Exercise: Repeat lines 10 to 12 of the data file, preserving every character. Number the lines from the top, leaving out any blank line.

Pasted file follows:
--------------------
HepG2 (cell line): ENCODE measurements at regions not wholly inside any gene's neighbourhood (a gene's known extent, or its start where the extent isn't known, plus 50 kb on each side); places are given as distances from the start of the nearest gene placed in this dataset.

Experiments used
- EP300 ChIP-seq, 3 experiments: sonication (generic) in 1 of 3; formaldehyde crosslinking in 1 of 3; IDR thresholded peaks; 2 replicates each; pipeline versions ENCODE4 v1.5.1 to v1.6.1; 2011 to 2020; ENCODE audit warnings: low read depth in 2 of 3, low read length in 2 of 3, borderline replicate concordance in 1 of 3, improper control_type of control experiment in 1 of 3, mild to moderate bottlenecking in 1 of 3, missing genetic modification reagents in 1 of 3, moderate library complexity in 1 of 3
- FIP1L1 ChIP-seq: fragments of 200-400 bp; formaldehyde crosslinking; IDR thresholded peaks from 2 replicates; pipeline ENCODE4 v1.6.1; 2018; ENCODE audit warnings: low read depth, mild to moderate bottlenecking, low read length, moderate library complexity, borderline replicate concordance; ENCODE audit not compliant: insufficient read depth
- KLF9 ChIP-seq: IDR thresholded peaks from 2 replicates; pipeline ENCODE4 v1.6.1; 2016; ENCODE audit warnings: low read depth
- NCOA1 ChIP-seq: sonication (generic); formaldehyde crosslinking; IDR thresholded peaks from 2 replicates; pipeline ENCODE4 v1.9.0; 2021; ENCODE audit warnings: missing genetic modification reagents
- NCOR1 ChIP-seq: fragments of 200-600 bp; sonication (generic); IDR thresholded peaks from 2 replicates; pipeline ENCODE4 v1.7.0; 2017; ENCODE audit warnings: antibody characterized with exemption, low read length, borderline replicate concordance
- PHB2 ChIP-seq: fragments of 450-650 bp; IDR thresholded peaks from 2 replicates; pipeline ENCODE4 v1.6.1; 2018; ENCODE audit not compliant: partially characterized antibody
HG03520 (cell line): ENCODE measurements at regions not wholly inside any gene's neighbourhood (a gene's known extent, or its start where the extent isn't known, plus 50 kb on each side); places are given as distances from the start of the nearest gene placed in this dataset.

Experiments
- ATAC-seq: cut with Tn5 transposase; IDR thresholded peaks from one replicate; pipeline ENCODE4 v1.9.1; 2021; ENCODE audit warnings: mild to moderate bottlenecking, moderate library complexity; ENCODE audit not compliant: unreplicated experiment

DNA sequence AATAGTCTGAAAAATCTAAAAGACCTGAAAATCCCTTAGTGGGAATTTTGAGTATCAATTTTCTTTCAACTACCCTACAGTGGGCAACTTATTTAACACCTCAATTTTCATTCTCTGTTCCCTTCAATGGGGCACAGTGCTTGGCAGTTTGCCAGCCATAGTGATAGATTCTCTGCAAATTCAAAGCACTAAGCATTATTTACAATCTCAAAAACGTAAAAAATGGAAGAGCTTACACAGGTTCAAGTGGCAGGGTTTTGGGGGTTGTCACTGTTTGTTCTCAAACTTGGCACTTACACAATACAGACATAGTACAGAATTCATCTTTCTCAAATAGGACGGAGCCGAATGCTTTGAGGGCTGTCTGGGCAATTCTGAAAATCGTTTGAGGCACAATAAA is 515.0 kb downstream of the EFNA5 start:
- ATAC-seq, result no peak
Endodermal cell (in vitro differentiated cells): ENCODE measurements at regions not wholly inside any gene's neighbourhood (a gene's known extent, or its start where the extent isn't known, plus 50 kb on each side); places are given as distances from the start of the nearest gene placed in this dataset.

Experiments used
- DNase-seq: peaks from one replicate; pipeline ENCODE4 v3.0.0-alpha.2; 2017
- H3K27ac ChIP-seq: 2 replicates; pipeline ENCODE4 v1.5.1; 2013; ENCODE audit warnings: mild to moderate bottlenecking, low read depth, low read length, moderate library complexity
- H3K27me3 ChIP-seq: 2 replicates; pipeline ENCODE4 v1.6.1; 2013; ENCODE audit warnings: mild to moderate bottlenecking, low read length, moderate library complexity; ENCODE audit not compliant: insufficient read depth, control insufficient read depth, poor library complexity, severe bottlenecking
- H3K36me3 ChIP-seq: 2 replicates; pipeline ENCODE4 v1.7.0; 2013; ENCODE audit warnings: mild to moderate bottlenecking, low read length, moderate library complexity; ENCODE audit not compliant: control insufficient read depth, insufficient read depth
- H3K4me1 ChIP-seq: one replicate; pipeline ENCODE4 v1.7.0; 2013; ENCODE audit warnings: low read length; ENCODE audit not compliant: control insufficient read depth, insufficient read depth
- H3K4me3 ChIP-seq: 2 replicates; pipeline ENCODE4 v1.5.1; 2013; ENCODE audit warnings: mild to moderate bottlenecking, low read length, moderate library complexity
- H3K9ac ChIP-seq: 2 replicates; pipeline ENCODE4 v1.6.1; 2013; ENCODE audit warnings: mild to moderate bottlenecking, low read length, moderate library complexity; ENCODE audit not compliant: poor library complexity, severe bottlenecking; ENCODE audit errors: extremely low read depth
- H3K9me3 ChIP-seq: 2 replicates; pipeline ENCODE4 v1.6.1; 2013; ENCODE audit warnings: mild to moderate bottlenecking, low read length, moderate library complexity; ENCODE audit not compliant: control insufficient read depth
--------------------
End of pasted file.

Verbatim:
Experiments
- ATAC-seq: cut with Tn5 transposase; IDR thresholded peaks from one replicate; pipeline ENCODE4 v1.9.1; 2021; ENCODE audit warnings: mild to moderate bottlenecking, moderate library complexity; ENCODE audit not compliant: unreplicated experiment

DNA sequence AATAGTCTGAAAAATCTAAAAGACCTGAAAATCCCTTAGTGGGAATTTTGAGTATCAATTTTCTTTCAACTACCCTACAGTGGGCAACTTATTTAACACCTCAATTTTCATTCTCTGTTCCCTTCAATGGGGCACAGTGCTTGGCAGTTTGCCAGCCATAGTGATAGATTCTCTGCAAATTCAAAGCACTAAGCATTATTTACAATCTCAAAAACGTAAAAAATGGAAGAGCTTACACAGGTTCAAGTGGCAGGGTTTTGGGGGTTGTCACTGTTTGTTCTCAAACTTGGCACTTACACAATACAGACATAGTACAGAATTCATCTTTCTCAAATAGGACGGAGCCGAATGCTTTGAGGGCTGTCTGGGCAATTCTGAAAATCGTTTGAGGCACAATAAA is 515.0 kb downstream of the EFNA5 start: